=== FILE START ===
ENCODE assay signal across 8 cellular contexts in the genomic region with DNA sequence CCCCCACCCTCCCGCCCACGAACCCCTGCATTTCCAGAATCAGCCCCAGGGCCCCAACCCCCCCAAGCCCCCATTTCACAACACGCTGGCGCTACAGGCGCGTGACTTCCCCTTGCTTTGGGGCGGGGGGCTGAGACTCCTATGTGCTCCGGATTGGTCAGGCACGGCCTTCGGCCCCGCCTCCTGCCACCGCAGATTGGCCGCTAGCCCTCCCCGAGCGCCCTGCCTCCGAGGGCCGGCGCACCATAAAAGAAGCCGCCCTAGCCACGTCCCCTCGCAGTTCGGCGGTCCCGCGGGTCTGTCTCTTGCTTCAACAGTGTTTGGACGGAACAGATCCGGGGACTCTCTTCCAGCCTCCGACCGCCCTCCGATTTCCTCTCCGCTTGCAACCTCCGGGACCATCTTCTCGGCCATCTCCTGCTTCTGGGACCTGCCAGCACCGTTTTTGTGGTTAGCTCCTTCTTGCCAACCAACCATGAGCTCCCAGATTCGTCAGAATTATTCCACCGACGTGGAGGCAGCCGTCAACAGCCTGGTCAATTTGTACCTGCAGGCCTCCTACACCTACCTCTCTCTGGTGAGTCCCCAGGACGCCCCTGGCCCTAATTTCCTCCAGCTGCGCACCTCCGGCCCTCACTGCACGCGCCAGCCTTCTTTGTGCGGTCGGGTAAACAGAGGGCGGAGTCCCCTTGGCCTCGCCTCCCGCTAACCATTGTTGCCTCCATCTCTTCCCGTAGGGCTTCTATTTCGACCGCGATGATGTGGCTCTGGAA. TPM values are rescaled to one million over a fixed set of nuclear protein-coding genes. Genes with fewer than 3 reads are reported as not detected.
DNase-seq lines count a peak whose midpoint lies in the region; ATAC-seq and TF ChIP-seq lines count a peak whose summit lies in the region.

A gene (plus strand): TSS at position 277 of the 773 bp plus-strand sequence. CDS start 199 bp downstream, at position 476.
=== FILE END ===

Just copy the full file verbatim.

ENCODE assay signal across 8 cellular contexts in the genomic region with DNA sequence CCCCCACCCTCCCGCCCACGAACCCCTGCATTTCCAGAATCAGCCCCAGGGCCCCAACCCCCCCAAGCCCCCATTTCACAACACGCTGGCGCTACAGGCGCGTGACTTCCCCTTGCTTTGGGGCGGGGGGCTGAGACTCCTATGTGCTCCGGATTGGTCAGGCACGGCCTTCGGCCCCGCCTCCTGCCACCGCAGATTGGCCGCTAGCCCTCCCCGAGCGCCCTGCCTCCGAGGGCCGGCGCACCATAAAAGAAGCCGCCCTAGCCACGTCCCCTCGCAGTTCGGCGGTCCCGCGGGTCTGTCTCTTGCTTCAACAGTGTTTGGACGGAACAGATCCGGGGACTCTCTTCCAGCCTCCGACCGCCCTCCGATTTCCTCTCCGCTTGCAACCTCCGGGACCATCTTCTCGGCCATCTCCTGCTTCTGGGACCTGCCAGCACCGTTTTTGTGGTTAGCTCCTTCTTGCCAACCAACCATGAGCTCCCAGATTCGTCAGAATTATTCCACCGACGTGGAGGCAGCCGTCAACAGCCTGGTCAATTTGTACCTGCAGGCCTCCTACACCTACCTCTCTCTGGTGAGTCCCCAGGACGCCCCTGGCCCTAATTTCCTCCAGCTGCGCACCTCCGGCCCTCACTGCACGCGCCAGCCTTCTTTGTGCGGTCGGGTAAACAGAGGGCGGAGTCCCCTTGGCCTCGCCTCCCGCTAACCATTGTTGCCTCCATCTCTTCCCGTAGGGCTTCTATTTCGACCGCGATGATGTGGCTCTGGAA. TPM values are rescaled to one million over a fixed set of nuclear protein-coding genes. Genes with fewer than 3 reads are reported as not detected.
DNase-seq lines count a peak whose midpoint lies in the region; ATAC-seq and TF ChIP-seq lines count a peak whose summit lies in the region.

A gene (plus strand): TSS at position 277 of the 773 bp plus-strand sequence. CDS start 199 bp downstream, at position 476.